A Simple Approach to Video-Based 3D Eye Movement Measurement

  • Sven Steddin
  • Alexander Weiß
Chapter

Abstract

Measurement of 3D eye movements by image processing of video data has recently been the subject of several publications. On the basis of the applied architecture, existing systems can be divided into three basic groups: I.) Images of the eyes are stored on video tapes prior to analysis (Clarke et al. 1991). This requires expensive time-base corrected analog video recorders, which often greatly decrease the quality of the image data due to noise. II.) Images are analysed online without storage of the video data (Steddin and Brandt 1995); thus, there is a risk of losing data, if the online detection of the pupil temporarily fails, or if torsion is not calculated properly. III.) More reliable semi-realtime systems detect the pupil online, and store only those parts of the image which are relevant for offline calculation of the eye’s torsion (Moore et al. 1991). This method has resulted in sampling rates of only a few frames per second due to the time-consuming online calculation of pupil position and eye torsion.

Keywords

Hard Disk Video Data Ocular Torsion Offline Calculation Pupil Position 
These keywords were added by machine and not by the authors. This process is experimental and the keywords may be updated as the learning algorithm improves.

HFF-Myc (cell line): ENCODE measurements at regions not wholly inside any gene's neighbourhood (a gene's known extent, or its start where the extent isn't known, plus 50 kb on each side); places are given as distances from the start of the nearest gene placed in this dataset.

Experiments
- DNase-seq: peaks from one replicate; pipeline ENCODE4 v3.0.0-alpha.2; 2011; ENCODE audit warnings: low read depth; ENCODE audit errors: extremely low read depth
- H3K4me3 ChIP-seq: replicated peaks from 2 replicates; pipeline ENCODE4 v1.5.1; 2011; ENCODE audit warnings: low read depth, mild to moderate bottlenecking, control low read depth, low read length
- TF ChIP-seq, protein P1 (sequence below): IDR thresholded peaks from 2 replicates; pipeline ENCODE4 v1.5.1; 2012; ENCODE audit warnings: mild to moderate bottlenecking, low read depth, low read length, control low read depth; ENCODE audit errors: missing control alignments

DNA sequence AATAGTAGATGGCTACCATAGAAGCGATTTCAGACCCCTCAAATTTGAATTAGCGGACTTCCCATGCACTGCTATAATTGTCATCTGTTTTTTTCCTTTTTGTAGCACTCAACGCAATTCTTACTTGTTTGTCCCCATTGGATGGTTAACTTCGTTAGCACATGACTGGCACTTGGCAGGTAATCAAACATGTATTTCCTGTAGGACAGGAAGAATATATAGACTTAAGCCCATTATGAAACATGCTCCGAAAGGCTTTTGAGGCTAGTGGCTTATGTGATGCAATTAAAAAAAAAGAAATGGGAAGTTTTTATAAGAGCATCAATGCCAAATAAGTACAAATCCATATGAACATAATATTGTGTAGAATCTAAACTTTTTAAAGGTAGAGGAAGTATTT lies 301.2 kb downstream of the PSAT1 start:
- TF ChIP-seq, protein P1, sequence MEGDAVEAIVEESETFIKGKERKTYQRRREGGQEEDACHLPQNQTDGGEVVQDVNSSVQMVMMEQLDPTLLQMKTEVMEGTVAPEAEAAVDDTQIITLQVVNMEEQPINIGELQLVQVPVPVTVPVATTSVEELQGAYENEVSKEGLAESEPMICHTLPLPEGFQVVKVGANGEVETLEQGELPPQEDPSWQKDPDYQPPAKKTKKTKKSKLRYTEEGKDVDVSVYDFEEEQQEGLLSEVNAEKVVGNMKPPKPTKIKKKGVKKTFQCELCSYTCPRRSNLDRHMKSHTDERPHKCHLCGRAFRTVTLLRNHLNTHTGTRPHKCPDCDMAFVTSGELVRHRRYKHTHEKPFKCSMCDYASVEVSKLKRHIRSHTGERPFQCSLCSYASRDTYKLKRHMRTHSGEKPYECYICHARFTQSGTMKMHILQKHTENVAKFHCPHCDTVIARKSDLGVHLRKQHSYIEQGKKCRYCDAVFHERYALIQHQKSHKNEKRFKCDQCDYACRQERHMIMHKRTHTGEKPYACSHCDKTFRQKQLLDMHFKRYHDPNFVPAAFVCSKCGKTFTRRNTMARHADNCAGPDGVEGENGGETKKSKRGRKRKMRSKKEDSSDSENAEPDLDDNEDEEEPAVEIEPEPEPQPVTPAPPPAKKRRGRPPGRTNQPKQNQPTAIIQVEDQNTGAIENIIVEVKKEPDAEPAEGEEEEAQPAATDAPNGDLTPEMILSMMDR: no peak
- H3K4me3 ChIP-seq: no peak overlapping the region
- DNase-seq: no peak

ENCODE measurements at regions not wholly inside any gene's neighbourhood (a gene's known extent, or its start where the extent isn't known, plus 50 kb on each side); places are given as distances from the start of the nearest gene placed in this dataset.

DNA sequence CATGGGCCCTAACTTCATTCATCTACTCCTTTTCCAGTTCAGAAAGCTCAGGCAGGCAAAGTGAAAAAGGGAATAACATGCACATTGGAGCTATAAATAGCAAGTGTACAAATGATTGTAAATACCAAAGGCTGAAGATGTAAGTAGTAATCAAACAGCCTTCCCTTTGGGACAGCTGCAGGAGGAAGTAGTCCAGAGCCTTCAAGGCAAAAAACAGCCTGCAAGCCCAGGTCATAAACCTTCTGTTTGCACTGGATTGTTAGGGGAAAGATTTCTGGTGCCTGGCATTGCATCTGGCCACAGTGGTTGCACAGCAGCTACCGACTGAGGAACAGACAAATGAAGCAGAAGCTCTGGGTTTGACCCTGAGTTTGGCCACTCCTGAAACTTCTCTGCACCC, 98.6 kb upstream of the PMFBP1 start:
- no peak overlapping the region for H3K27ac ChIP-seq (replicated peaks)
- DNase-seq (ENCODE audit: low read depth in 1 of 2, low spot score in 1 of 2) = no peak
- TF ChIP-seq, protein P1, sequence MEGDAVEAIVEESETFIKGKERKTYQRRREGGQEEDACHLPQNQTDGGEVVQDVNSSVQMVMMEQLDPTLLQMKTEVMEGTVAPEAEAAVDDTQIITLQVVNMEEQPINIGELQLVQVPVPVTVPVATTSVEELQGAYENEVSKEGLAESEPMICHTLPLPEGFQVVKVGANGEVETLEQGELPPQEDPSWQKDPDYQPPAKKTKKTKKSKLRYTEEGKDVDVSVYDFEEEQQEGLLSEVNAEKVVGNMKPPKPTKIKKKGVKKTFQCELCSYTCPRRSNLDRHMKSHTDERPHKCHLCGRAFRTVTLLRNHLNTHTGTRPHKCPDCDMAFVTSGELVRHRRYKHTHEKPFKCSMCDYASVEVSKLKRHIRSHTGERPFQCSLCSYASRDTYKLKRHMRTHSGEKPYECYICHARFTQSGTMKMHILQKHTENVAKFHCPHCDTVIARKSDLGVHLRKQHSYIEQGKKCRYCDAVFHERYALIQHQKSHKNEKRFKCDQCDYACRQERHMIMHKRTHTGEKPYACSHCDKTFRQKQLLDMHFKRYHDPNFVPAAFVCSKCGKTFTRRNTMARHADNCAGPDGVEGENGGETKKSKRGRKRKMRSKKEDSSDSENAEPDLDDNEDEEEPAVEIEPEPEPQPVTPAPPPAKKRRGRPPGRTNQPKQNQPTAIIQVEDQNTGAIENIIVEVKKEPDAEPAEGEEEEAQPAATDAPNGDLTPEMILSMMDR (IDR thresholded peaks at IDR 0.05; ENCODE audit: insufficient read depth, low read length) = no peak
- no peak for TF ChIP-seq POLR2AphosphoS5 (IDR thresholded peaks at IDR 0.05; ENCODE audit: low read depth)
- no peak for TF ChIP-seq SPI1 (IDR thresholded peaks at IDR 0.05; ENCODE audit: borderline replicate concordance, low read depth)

Preview

Unable to display preview. Download preview PDF.

Unable to display preview. Download preview PDF.

References

  1. Clarke AH, Teiwes W, Scherer H. (1991) Video-oculography — An alternative method for measurement of three-dimensional eye movements. In: Schmid R, Zambarbieri D (eds) Oculomotor control and cognitive processes. Elsevier, Amsterdam, pp 431–443Google Scholar
  2. Moore ST, Curthoys IS, McCoy SG. (1991) VTM — An image-processing system for measuring ocular torsion. Computer Methods and Programs in Biomedicine 35: 219–30PubMedCrossRefGoogle Scholar
  3. Moore ST, Haslwanter T, Curthoys IS, Smith ST. (1996) A geometric basis for measurement of three-dimensional eye position using image processing. Vision Res. 36: 445–59PubMedCrossRefGoogle Scholar
  4. Steddin S, Brandt T. (1995) Rapid scan video-oculography (RASVOG) for measurement of rapid eye movements. J. Neurol 242, Suppl 2: 64CrossRefGoogle Scholar

Copyright information

© Springer Science+Business Media New York 1999

Authors and Affiliations

  • Sven Steddin
    • 1
  • Alexander Weiß
    • 1
  1. 1.Department of NeurologyLudwig-Maximilians UniversityMunichGermany

Personalised recommendations